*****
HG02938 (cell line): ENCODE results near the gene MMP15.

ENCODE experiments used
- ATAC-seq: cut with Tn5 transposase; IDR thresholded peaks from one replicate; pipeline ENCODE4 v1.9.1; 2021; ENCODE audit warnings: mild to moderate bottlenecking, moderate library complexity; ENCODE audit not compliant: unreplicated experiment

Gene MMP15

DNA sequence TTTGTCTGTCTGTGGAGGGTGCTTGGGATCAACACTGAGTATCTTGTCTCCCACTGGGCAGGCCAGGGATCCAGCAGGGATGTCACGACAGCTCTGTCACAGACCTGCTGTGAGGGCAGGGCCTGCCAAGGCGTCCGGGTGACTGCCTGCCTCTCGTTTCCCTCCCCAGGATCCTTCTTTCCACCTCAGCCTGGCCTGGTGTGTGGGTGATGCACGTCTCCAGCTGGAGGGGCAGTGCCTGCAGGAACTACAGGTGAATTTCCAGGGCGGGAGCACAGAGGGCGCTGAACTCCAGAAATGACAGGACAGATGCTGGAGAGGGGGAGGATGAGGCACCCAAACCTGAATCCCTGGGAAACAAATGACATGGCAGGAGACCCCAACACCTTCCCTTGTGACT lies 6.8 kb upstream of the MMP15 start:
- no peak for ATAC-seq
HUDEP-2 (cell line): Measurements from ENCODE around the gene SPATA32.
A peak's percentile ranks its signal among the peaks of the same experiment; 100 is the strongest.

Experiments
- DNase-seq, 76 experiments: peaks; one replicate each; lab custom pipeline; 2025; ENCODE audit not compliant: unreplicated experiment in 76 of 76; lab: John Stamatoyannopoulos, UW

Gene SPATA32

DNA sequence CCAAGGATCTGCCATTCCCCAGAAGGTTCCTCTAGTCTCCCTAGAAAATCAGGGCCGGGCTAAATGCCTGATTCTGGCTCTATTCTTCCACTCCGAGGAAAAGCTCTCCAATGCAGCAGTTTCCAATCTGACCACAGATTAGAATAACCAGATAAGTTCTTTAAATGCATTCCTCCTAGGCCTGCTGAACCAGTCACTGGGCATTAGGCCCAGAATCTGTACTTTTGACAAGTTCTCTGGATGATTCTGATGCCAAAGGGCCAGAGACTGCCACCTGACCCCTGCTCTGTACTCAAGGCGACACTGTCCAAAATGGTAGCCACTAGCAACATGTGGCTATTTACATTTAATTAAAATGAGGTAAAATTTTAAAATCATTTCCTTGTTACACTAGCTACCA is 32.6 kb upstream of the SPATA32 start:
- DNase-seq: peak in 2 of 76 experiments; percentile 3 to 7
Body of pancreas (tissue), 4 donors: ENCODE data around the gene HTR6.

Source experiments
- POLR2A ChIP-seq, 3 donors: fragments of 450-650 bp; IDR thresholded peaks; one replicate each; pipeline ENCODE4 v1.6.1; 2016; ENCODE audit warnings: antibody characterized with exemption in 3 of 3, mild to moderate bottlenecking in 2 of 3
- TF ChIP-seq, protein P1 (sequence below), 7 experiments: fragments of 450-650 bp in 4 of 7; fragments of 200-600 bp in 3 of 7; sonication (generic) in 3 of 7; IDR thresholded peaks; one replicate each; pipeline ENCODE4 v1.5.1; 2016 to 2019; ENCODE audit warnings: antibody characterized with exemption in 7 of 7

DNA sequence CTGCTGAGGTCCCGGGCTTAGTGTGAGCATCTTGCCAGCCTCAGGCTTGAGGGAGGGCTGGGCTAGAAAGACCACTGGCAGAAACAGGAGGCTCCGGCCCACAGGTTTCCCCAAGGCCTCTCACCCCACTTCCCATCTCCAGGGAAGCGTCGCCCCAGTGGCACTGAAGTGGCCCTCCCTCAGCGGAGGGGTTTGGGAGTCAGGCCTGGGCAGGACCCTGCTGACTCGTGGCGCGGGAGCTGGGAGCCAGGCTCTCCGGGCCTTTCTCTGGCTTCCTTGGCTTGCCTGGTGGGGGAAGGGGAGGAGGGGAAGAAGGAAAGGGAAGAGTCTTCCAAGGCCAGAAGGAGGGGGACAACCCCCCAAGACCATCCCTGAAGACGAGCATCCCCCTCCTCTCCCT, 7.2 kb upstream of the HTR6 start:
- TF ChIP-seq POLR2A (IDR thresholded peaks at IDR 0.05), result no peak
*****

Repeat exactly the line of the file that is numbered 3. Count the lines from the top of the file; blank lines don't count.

- ATAC-seq: cut with Tn5 transposase; IDR thresholded peaks from one replicate; pipeline ENCODE4 v1.9.1; 2021; ENCODE audit warnings: mild to moderate bottlenecking, moderate library complexity; ENCODE audit not compliant: unreplicated experiment